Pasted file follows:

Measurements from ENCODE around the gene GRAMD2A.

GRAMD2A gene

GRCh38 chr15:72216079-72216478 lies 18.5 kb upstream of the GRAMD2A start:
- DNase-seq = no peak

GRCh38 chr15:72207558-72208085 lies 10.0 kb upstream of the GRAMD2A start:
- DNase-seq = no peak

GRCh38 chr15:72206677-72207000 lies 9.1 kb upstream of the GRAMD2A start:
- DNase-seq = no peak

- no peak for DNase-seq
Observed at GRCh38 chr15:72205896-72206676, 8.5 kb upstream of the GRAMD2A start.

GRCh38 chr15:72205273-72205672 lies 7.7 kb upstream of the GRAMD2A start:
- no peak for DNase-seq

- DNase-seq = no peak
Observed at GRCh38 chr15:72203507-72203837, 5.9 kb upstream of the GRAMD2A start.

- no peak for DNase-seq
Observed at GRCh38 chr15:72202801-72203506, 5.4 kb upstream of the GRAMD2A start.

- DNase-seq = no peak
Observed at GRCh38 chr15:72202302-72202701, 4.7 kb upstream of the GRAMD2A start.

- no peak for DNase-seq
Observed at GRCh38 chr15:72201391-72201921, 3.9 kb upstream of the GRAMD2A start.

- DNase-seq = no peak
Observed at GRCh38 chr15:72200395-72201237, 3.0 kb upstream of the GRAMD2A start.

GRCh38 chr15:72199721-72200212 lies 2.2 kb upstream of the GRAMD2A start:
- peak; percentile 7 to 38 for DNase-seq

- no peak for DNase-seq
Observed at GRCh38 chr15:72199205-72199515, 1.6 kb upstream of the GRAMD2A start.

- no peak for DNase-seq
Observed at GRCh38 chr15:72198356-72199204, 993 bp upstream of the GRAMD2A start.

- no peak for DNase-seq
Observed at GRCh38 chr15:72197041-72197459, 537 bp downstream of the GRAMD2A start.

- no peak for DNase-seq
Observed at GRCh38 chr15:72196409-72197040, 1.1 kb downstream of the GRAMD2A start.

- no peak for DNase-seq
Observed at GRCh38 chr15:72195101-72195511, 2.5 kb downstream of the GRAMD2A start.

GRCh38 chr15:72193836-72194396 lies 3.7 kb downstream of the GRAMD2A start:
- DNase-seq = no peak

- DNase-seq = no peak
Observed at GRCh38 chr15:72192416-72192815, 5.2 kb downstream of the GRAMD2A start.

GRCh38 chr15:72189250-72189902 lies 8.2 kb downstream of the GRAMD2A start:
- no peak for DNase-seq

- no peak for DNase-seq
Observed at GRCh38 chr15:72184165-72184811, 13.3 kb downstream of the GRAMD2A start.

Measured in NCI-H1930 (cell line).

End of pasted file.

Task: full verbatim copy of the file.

Measurements from ENCODE around the gene GRAMD2A.

GRAMD2A gene

GRCh38 chr15:72216079-72216478 lies 18.5 kb upstream of the GRAMD2A start:
- DNase-seq = no peak

GRCh38 chr15:72207558-72208085 lies 10.0 kb upstream of the GRAMD2A start:
- DNase-seq = no peak

GRCh38 chr15:72206677-72207000 lies 9.1 kb upstream of the GRAMD2A start:
- DNase-seq = no peak

- no peak for DNase-seq
Observed at GRCh38 chr15:72205896-72206676, 8.5 kb upstream of the GRAMD2A start.

GRCh38 chr15:72205273-72205672 lies 7.7 kb upstream of the GRAMD2A start:
- no peak for DNase-seq

- DNase-seq = no peak
Observed at GRCh38 chr15:72203507-72203837, 5.9 kb upstream of the GRAMD2A start.

- no peak for DNase-seq
Observed at GRCh38 chr15:72202801-72203506, 5.4 kb upstream of the GRAMD2A start.

- DNase-seq = no peak
Observed at GRCh38 chr15:72202302-72202701, 4.7 kb upstream of the GRAMD2A start.

- no peak for DNase-seq
Observed at GRCh38 chr15:72201391-72201921, 3.9 kb upstream of the GRAMD2A start.

- DNase-seq = no peak
Observed at GRCh38 chr15:72200395-72201237, 3.0 kb upstream of the GRAMD2A start.

GRCh38 chr15:72199721-72200212 lies 2.2 kb upstream of the GRAMD2A start:
- peak; percentile 7 to 38 for DNase-seq

- no peak for DNase-seq
Observed at GRCh38 chr15:72199205-72199515, 1.6 kb upstream of the GRAMD2A start.

- no peak for DNase-seq
Observed at GRCh38 chr15:72198356-72199204, 993 bp upstream of the GRAMD2A start.

- no peak for DNase-seq
Observed at GRCh38 chr15:72197041-72197459, 537 bp downstream of the GRAMD2A start.

- no peak for DNase-seq
Observed at GRCh38 chr15:72196409-72197040, 1.1 kb downstream of the GRAMD2A start.

- no peak for DNase-seq
Observed at GRCh38 chr15:72195101-72195511, 2.5 kb downstream of the GRAMD2A start.

GRCh38 chr15:72193836-72194396 lies 3.7 kb downstream of the GRAMD2A start:
- DNase-seq = no peak

- DNase-seq = no peak
Observed at GRCh38 chr15:72192416-72192815, 5.2 kb downstream of the GRAMD2A start.

GRCh38 chr15:72189250-72189902 lies 8.2 kb downstream of the GRAMD2A start:
- no peak for DNase-seq

- no peak for DNase-seq
Observed at GRCh38 chr15:72184165-72184811, 13.3 kb downstream of the GRAMD2A start.

Measured in NCI-H1930 (cell line).